Malo (1972) LP


Warner Brothers 2584
Produced by David Rubinson

Recommended ****


At a time when the Santana machine was starting to putter, this band hit the streets with all cylinders firing.  The Santana comparisons were inevitable and there’s plenty here to justify the comparisons, including the fact that lead guitarist Jorge Santana often sounded a lot like his brother, but while the guitar licks are sometimes a dominant part of the sound, and occasionally excessive, this band knew when to cut it out, and even the guitar is an integral part of the groove.  Also, this band clearly had its own horn-driven sound.  This is as much an extension of the music of El Chicano as it is an extension of Santana’s sound.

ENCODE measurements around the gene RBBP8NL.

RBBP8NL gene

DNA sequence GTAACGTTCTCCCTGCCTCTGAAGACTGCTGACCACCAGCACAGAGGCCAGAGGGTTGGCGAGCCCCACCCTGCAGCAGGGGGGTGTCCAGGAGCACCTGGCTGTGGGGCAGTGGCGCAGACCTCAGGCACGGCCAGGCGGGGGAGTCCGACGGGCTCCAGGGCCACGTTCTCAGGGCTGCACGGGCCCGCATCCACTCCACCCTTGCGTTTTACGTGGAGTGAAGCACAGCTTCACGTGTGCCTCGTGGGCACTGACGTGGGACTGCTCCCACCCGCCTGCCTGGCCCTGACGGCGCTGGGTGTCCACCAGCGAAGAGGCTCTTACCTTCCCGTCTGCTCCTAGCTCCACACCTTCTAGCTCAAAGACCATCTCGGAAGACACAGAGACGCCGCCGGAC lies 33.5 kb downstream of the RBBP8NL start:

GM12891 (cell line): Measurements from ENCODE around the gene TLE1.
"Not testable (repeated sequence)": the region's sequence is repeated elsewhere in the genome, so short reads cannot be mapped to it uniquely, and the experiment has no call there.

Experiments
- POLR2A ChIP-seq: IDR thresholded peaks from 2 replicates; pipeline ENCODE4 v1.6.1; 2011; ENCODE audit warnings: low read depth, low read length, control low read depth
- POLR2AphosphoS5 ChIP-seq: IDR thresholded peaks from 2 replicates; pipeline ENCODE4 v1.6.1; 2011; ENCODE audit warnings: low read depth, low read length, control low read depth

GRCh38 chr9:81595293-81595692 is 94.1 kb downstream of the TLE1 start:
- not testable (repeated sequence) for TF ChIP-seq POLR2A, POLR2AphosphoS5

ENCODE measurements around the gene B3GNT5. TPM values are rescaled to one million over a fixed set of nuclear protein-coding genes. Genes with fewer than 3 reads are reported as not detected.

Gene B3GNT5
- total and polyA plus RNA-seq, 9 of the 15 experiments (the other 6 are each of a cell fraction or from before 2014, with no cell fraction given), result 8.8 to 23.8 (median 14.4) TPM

You can also hear a bridge between two places, Latin America and the Bay Area, picking up influences from East LA along the way.  The hard-driving cuts are contrasted with some laid back numbers, and besides the Frisco rock and Oakland funk elements, occasionally hints of a War influence show.
Beyond the comparisons, this band offers a sound all its own.  While they perhaps don’t deliver any cuts that fit into the classic category, there’s more than enough to make this a highly recommended debut album.  They deliver plenty of variety and fuse a lot of styles, but manage to create a tight sound and a cohesive set, and they keep it going strong through both sides.

— winch (author of Kalamazoo and Junk Like That) Widgets Widgets

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